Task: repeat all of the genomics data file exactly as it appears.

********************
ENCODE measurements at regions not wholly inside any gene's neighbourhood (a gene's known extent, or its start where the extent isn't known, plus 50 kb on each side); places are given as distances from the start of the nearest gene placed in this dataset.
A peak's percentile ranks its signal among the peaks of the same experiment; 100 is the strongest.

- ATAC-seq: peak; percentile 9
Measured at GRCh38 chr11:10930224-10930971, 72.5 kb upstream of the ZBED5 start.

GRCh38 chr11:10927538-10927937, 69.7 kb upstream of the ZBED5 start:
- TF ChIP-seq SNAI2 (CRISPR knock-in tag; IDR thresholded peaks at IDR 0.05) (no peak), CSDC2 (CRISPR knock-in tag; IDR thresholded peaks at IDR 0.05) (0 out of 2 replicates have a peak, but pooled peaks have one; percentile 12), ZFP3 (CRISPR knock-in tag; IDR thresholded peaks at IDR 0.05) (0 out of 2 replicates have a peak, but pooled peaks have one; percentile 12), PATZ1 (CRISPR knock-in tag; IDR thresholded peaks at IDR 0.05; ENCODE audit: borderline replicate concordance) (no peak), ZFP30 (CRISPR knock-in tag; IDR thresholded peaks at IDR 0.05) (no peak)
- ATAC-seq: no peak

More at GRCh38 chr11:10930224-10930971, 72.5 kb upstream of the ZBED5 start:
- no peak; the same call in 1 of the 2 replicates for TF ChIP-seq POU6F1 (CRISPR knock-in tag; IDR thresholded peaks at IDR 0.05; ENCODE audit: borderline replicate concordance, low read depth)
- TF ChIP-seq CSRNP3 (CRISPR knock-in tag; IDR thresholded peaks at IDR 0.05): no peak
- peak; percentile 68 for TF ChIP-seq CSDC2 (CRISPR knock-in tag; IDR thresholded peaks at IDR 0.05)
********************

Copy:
ENCODE measurements at regions not wholly inside any gene's neighbourhood (a gene's known extent, or its start where the extent isn't known, plus 50 kb on each side); places are given as distances from the start of the nearest gene placed in this dataset.
A peak's percentile ranks its signal among the peaks of the same experiment; 100 is the strongest.

- ATAC-seq: peak; percentile 9
Measured at GRCh38 chr11:10930224-10930971, 72.5 kb upstream of the ZBED5 start.

GRCh38 chr11:10927538-10927937, 69.7 kb upstream of the ZBED5 start:
- TF ChIP-seq SNAI2 (CRISPR knock-in tag; IDR thresholded peaks at IDR 0.05) (no peak), CSDC2 (CRISPR knock-in tag; IDR thresholded peaks at IDR 0.05) (0 out of 2 replicates have a peak, but pooled peaks have one; percentile 12), ZFP3 (CRISPR knock-in tag; IDR thresholded peaks at IDR 0.05) (0 out of 2 replicates have a peak, but pooled peaks have one; percentile 12), PATZ1 (CRISPR knock-in tag; IDR thresholded peaks at IDR 0.05; ENCODE audit: borderline replicate concordance) (no peak), ZFP30 (CRISPR knock-in tag; IDR thresholded peaks at IDR 0.05) (no peak)
- ATAC-seq: no peak

More at GRCh38 chr11:10930224-10930971, 72.5 kb upstream of the ZBED5 start:
- no peak; the same call in 1 of the 2 replicates for TF ChIP-seq POU6F1 (CRISPR knock-in tag; IDR thresholded peaks at IDR 0.05; ENCODE audit: borderline replicate concordance, low read depth)
- TF ChIP-seq CSRNP3 (CRISPR knock-in tag; IDR thresholded peaks at IDR 0.05): no peak
- peak; percentile 68 for TF ChIP-seq CSDC2 (CRISPR knock-in tag; IDR thresholded peaks at IDR 0.05)